[Dnssec-trigger] dnssec-triggerd behaviour when hotspot_signon called
paul at cypherpunks.ca
Fri Dec 6 20:52:18 UTC 2013
On Fri, 6 Dec 2013, Pavel Simerda wrote:
> I can imagine that temporarily polluting /etc/resolv.conf with global DNS information can be tempting at first, as it sort of implements a permissive mode without losing the whole unbound cache. And it indeed works for testing or technology previews.
> But we need a rock solid solution and I don't think writing any other nameservers than 127.0.0.1 fits in this requirement. NetworkManager seems to be affected by changes to /etc/resolv.conf and 127.0.0.1 is easy to filter out at all levels. I've heard voices that selinux-based systems might want to pick up a single service that would be allowed write to /etc/resolv.conf and nobody says it will be dnssec-trigger.
> And after all we do have some development power and we could fix (or let's say improve) unbound so that it can properly handle secure/insecure objects in the cache. In the meantime we can flush the cache as a workaround. This is not the only limitation of unbound that we found regarding real-world DNSSEC deployment and certainly not the only one we employ workarounds for.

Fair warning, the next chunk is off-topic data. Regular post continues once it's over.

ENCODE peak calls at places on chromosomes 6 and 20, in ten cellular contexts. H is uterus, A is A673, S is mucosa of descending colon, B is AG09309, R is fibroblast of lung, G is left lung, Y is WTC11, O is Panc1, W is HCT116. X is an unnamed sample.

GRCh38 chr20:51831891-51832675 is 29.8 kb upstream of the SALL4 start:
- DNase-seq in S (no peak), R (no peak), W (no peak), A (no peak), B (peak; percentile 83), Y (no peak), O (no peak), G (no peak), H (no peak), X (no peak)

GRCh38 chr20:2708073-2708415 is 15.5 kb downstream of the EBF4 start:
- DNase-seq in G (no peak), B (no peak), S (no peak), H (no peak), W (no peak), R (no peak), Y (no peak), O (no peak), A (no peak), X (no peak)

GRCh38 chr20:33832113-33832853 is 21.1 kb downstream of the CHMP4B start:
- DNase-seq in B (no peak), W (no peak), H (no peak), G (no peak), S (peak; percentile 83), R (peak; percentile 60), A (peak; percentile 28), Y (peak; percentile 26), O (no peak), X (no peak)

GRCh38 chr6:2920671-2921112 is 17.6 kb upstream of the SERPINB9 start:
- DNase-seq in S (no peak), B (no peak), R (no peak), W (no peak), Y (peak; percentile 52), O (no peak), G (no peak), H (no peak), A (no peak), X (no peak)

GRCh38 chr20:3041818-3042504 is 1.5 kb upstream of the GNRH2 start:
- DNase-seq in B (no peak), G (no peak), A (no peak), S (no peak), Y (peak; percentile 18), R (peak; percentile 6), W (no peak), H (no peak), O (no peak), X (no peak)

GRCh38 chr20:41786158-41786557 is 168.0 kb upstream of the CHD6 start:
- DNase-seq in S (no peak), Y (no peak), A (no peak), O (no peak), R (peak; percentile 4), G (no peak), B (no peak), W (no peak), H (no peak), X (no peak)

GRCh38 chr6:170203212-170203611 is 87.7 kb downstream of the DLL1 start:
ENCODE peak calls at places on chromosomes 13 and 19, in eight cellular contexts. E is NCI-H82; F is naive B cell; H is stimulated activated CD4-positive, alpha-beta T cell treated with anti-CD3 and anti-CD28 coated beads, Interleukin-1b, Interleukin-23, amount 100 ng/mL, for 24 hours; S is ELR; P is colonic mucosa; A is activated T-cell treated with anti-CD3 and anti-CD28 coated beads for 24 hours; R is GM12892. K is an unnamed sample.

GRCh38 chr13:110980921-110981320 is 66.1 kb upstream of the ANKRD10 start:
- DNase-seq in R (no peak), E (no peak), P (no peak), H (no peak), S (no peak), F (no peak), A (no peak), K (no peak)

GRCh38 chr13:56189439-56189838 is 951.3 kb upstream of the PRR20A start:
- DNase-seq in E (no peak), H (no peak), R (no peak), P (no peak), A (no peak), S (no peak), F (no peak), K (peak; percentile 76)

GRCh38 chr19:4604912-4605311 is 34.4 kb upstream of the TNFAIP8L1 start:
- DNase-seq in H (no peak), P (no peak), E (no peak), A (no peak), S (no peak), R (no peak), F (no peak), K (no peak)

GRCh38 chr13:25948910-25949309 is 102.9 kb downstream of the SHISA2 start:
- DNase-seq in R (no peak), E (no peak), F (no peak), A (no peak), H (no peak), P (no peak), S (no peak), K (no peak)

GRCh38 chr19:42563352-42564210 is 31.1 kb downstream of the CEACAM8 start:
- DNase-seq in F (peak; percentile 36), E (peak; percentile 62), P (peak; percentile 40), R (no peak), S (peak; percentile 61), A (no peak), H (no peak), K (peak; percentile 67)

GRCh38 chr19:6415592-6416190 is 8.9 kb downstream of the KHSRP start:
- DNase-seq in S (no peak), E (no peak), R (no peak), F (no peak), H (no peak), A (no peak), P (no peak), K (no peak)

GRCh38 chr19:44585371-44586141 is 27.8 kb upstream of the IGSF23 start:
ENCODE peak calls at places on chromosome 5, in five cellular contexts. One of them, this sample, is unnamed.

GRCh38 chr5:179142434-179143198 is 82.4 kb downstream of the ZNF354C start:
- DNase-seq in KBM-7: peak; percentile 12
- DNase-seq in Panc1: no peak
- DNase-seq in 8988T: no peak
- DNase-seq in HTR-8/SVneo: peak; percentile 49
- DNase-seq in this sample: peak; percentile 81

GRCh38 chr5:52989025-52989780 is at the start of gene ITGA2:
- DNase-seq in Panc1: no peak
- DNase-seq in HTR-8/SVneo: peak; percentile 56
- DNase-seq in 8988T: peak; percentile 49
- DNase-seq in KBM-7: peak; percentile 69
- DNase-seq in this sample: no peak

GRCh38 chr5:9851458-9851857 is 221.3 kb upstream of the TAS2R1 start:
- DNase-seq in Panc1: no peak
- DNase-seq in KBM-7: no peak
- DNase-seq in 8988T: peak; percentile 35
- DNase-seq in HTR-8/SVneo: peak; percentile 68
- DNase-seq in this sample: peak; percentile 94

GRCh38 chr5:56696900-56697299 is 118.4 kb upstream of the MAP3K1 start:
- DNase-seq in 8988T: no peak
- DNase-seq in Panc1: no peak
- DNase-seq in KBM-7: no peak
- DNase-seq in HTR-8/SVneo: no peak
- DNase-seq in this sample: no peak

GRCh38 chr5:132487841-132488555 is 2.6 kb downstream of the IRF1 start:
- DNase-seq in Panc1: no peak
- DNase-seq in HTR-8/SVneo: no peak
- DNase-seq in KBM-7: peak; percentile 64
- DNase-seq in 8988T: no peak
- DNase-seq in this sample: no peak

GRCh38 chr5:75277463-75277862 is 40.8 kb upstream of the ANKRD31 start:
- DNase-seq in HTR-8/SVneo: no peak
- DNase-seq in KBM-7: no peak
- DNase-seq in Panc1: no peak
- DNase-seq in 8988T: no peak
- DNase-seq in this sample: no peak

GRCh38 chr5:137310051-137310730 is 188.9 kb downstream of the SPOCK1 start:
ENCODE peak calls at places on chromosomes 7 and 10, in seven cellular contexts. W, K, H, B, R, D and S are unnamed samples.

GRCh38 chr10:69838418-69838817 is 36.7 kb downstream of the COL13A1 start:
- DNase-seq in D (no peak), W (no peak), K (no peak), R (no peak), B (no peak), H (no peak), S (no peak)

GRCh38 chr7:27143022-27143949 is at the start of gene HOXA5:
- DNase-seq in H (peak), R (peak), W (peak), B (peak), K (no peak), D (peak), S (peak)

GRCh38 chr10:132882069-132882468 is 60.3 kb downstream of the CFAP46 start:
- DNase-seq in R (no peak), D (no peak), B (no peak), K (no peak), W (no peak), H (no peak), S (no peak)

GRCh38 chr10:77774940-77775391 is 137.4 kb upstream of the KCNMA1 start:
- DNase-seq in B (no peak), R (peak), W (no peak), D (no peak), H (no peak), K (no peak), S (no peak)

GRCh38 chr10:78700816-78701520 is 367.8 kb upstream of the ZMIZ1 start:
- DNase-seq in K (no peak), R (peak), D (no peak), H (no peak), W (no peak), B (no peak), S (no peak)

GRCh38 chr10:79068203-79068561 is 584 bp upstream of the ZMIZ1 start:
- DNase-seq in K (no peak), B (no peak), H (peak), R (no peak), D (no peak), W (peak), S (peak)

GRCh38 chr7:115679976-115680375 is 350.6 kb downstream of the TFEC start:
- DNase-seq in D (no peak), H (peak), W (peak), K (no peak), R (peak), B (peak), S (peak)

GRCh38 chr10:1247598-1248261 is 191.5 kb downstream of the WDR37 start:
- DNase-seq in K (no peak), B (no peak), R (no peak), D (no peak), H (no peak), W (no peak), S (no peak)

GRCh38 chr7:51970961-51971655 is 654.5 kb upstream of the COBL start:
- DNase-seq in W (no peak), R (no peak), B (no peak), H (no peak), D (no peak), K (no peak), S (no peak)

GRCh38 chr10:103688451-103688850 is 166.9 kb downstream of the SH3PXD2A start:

> In the long term, I would rather rely on a good RDNSS software (such as unbound with a couple of future improvements) than on hacks like dropping unbound temporarily from the name resolution process.
I don't think it is as much of a hack as you think. But of course, it
would be better not to have to rewrite /etc/resolv.conf.
The best solution blocks port 53/unbound from resolution on a new
network until NM has handled the sign-on. This can require a hot
spot sign on using some browser window that is isolated from any
running firefox, uses its own resolving - for example using libunbound
in insecure mode that is terminated with the browser window when done.
This would prevent any and all race conditions to our secure unbound
cache, and would require no resolving. But that "browser window" would
have to not use any libc gethostbyname() or get_addr_info() calls - just
libunbound calls. The system unbound daemon would return SERVFAILs until
its port 53 block is lifted - or it could be put explicitely into "cache
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